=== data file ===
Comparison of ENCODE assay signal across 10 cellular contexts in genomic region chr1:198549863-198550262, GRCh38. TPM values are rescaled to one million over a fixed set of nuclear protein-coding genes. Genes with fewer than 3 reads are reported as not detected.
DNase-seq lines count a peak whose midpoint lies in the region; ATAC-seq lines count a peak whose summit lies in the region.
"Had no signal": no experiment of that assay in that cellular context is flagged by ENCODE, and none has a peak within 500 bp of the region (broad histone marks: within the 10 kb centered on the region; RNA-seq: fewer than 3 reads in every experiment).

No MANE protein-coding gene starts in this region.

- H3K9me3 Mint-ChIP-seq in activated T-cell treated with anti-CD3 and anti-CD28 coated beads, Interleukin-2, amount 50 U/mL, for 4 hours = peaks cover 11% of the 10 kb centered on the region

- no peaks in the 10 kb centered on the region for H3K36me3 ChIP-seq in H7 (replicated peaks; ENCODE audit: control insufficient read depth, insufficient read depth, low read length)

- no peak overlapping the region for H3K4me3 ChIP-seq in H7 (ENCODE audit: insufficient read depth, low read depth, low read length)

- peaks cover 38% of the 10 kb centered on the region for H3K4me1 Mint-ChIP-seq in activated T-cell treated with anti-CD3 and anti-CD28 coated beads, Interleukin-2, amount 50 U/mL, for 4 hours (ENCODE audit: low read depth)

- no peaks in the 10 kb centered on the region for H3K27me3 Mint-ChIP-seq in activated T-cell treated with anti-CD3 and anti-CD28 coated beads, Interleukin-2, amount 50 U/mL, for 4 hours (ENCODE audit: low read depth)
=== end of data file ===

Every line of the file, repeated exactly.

Comparison of ENCODE assay signal across 10 cellular contexts in genomic region chr1:198549863-198550262, GRCh38. TPM values are rescaled to one million over a fixed set of nuclear protein-coding genes. Genes with fewer than 3 reads are reported as not detected.
DNase-seq lines count a peak whose midpoint lies in the region; ATAC-seq lines count a peak whose summit lies in the region.
"Had no signal": no experiment of that assay in that cellular context is flagged by ENCODE, and none has a peak within 500 bp of the region (broad histone marks: within the 10 kb centered on the region; RNA-seq: fewer than 3 reads in every experiment).

No MANE protein-coding gene starts in this region.

- H3K9me3 Mint-ChIP-seq in activated T-cell treated with anti-CD3 and anti-CD28 coated beads, Interleukin-2, amount 50 U/mL, for 4 hours = peaks cover 11% of the 10 kb centered on the region

- no peaks in the 10 kb centered on the region for H3K36me3 ChIP-seq in H7 (replicated peaks; ENCODE audit: control insufficient read depth, insufficient read depth, low read length)

- no peak overlapping the region for H3K4me3 ChIP-seq in H7 (ENCODE audit: insufficient read depth, low read depth, low read length)

- peaks cover 38% of the 10 kb centered on the region for H3K4me1 Mint-ChIP-seq in activated T-cell treated with anti-CD3 and anti-CD28 coated beads, Interleukin-2, amount 50 U/mL, for 4 hours (ENCODE audit: low read depth)

- no peaks in the 10 kb centered on the region for H3K27me3 Mint-ChIP-seq in activated T-cell treated with anti-CD3 and anti-CD28 coated beads, Interleukin-2, amount 50 U/mL, for 4 hours (ENCODE audit: low read depth)